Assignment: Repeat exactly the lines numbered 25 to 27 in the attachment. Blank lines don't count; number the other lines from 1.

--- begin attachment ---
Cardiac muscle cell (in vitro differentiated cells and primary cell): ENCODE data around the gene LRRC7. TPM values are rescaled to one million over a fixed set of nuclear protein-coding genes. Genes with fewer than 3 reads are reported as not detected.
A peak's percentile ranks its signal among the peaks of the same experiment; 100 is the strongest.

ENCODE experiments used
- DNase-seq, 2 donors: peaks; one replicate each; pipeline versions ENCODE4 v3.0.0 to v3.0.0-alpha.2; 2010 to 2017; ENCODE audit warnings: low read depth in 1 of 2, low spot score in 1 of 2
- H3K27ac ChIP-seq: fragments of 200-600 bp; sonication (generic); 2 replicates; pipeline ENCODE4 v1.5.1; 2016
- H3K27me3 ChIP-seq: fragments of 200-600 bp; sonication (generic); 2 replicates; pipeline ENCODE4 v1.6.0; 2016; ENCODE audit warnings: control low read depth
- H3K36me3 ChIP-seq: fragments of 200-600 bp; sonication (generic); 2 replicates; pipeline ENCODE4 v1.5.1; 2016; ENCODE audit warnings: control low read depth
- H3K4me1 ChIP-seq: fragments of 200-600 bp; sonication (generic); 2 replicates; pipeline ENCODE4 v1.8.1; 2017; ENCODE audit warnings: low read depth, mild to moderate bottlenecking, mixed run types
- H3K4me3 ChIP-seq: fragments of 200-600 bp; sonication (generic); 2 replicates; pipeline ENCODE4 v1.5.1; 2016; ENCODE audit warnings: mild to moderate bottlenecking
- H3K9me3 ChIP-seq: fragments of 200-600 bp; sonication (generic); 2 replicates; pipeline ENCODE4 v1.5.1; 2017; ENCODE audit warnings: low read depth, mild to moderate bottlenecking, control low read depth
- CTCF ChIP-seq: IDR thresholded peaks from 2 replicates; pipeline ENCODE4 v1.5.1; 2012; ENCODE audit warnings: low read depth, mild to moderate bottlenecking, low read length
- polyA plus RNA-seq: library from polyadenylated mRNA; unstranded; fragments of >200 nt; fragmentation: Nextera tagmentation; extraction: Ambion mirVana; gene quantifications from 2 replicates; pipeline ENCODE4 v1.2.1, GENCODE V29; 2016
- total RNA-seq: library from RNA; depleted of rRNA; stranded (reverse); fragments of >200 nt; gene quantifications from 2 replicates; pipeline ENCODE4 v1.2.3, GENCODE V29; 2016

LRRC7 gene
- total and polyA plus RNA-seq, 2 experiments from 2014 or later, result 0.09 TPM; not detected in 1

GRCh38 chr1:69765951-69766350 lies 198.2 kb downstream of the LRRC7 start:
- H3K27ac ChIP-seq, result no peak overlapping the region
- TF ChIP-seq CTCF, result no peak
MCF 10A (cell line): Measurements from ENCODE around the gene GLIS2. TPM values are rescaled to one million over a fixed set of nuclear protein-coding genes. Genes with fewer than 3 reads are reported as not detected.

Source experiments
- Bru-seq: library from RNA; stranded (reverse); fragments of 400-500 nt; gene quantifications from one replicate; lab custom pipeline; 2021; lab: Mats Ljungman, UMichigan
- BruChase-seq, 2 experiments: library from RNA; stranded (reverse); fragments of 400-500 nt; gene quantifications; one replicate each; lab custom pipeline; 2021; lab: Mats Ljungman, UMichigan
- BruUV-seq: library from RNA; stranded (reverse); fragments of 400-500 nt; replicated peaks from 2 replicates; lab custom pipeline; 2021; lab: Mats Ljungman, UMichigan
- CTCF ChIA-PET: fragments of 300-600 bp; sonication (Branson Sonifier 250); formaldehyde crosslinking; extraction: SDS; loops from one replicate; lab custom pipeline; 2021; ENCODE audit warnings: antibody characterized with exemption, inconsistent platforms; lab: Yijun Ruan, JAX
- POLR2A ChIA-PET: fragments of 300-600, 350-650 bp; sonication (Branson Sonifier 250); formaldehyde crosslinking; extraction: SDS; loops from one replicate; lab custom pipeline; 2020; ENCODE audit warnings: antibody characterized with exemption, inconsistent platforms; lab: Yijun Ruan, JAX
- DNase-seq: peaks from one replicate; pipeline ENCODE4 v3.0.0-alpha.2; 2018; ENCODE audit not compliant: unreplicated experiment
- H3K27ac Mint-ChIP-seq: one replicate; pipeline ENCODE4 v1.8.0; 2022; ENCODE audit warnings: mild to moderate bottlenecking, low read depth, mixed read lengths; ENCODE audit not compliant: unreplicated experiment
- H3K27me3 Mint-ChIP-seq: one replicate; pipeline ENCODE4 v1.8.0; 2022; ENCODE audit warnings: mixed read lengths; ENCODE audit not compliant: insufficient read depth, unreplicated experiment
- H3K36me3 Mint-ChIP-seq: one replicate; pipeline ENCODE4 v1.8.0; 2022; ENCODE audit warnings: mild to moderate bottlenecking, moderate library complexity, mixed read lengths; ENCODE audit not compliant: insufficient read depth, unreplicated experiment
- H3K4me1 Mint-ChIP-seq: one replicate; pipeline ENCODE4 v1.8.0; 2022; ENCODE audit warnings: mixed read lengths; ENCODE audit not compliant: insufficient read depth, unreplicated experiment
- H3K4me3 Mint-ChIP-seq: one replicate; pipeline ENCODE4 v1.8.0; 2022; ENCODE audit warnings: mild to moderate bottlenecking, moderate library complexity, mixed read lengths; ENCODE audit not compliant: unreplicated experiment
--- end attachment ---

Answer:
- POLR2A ChIA-PET: fragments of 300-600, 350-650 bp; sonication (Branson Sonifier 250); formaldehyde crosslinking; extraction: SDS; loops from one replicate; lab custom pipeline; 2020; ENCODE audit warnings: antibody characterized with exemption, inconsistent platforms; lab: Yijun Ruan, JAX
- DNase-seq: peaks from one replicate; pipeline ENCODE4 v3.0.0-alpha.2; 2018; ENCODE audit not compliant: unreplicated experiment
- H3K27ac Mint-ChIP-seq: one replicate; pipeline ENCODE4 v1.8.0; 2022; ENCODE audit warnings: mild to moderate bottlenecking, low read depth, mixed read lengths; ENCODE audit not compliant: unreplicated experiment